Typography. Lettering. Calligraphy. Fonts. Typefaces. Handwriting. There are so many words for how we visually represent language! As these areas have increased in popularity, many designers have added one or more of these skills to their arsenal. This, along with the rise of using computers to create work, has caused a lot of confusion about what each one means, how they are different, and what they have in common. Many of these terms are often mixed up, but they are not interchangeable. They have distinct meanings and each represent a specific discipline and skillset. They do share some commonalities, and even frequently draw inspiration from one another (lettering styles often imitate typeface styles, and some typefaces imitate a calligraphic style, for example). Typography, lettering, and calligraphy all rely on similar principles, like character spacing and consistency in weight and contrast, but they approach these principles in very different ways.

Let’s take a look at what’s what!

What Is Lettering?


Lettering is the art of drawing words (whether on a computer or with a pencil, pen, paint, or some other artistic medium), rather than writing them or typing them. A lettering piece is the result of sketching many layers of detail to create a final piece, just like figure or still life drawing. This gives designers freedom to experiment with ligatures, flourishes, and ornaments to create a truly one-of-a-kind piece. Lettering is made up of multiple strokes, not always following the natural flow of writing. This is very unlike handwriting or calligraphy, which create letters and words in a single pass. 

The words in a lettering piece are drawn for a single design only - nothing is meant to be rearranged or reused. When you create a lettering piece, you only create the characters you need, rather than the entire set of letters, numbers, and symbols. 

What Is Calligraphy?


Calligraphy means "beautiful writing", and that describes it pretty accurately. Characters are written with only a few strokes, rather than through drawn layers like in lettering. As it involves creating characters in a single pass (even if a character is broken up into a couple of strokes), calligraphy is much closer to handwriting and penmanship than to drawing.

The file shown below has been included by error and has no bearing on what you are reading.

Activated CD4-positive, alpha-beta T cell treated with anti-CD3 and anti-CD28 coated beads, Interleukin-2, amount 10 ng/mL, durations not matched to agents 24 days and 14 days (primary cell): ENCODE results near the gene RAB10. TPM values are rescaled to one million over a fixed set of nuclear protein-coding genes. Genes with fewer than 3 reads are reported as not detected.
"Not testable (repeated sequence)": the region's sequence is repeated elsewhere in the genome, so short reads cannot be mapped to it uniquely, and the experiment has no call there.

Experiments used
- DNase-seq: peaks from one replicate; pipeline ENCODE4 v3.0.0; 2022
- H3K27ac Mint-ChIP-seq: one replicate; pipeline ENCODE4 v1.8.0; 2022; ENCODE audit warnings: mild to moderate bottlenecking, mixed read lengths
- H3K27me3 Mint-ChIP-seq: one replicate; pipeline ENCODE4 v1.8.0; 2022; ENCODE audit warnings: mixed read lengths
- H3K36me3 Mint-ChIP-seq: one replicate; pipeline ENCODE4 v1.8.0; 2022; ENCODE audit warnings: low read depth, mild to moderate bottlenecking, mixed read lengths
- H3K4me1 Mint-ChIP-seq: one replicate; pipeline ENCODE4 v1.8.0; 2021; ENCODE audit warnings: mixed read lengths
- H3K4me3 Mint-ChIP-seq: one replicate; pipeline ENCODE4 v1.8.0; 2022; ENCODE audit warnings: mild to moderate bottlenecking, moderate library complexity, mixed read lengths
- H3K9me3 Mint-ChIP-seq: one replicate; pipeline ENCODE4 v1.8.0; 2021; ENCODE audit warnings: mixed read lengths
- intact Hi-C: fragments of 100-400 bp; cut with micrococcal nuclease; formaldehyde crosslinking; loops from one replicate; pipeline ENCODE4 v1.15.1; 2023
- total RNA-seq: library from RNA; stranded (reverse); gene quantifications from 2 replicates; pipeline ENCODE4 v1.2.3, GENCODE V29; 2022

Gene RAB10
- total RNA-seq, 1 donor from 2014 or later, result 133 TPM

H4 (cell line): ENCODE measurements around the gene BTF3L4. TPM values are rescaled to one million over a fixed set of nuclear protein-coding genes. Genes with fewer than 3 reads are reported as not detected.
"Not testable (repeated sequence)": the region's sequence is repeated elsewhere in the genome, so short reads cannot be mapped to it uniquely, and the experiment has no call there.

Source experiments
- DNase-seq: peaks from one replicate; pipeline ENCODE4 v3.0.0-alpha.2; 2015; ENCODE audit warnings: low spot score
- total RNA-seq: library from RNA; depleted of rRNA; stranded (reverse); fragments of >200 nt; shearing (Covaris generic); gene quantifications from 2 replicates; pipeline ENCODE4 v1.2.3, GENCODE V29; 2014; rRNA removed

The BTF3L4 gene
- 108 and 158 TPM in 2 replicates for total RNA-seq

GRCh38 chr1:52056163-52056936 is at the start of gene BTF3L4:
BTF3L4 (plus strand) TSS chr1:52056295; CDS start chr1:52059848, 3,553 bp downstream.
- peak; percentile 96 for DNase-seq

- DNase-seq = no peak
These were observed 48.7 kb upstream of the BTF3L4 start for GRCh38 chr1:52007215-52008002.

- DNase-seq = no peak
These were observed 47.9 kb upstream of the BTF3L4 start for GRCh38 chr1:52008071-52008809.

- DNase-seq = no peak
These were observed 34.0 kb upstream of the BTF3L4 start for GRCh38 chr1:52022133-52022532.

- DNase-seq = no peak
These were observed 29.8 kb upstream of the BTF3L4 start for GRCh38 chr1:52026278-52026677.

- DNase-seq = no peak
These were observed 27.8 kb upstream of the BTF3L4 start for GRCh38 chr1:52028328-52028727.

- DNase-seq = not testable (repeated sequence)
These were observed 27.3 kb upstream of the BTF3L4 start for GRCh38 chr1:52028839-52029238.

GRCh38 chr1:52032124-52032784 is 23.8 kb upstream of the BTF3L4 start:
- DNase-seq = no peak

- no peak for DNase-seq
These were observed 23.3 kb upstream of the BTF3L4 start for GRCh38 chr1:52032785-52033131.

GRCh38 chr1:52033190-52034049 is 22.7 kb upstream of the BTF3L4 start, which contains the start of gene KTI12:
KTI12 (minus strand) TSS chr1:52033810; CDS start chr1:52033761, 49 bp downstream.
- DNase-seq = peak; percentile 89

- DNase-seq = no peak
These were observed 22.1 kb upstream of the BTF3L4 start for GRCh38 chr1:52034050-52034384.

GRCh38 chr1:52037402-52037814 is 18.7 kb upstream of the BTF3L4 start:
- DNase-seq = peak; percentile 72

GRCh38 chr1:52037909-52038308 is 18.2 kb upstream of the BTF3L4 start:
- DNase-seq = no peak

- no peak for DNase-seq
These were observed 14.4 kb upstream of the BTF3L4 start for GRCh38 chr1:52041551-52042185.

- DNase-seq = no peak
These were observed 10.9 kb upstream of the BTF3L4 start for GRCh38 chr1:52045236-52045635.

I like to think of learning calligraphy as very similar to learning an instrument. Calligraphy involves a specific tool set (dip pens, fountain pens, or brushes) and is a skill developed through regular, structured practice. Like playing the violin, true calligraphy has a strong emphasis on muscle memory.

Note About Brush Lettering/Calligraphy: Brush pens are an area where the terms lettering and calligraphy are most often mixed up. If you use a brush pen to write script in a single pass (even if it's multiple strokes), you are actually practicing calligraphy techniques, but this is also commonly referred to as brush lettering. It confuses the issue, but c’est la vie.

Where Do Typographers and Typefaces Fit In?


Typography is focused on the arrangement of type. A typeface refers to a specific, complete set of characters. In short:

  • Typographer: Chooses and uses typefaces to arrange text

  • Typeface Designer: Designs a complete set of characters, aka a typeface

A typeface is a set of characters made to be reused over and over, in endless configurations and combinations (eg, Arial, Georgia, etc.). Typefaces can have stylistic alternates and ligatures, so you can mix up how characters look and imitate some of the variety available in lettering, but repeated letters are identical. Typeface design is a highly skilled, technical endeavor, and much more focused on perfection (even if the goal is for the typeface to look a little imperfect!).

Quick Note: A font and a typeface are not technically the same thing, although merging the terms is becoming more widely accepted. If you want to get really nerdy about it, this is a great explanation of the difference.

What About Handwriting?


Handwriting is using a writing utensil to forming letters and words in a single pass. Handwriting typically demands the least focus on principles like spacing and consistency (though those with great penmanship may disagree!). The goal of handwriting is communication, focusing on content rather than artistic form. Some people use their own handwriting as an accent in lettering work, but writing words is not lettering. 

That was a lot.

Let’s do a quick recap:

  • Lettering: Drawing words for a single use, focusing on artistic form

  • Calligraphy: Writing words for a single use, focusing on artistic form

  • Typography: Using typefaces to arrange content

  • Typeface Design: Creating a system of characters that can be reused in endless combinations

  • Handwriting: Writing words, focusing on content

Hopefully that clears up any confusion! With the recent growth of many of these areas of design, it’s important to understand what’s what. Whether you’re interested in learning one of these crafts or interested in hiring someone working in these fields, it'll keep you from looking silly! And it will help you find the most suitable resources for what you’re looking to learn or commission!

The Complete Guide to Serifs (and How to Draw Them!)

Serif styles are one of the staple classifications of typography. A serif is that little extra stroke found at the end of main vertical and horizontal strokes of letterforms. Georgia is an example of a serif.

Arial is an example of a sans serif.

Serifs have been classified many different ways, but the terminology gets confusing. There are a lot of overlapping terms for the same types of serif, which can make knowing what's what as clear as mud. Over time, the terms for different serif styles have evolved, but confusingly, the old terms are still used (resulting in multiple names for the same style).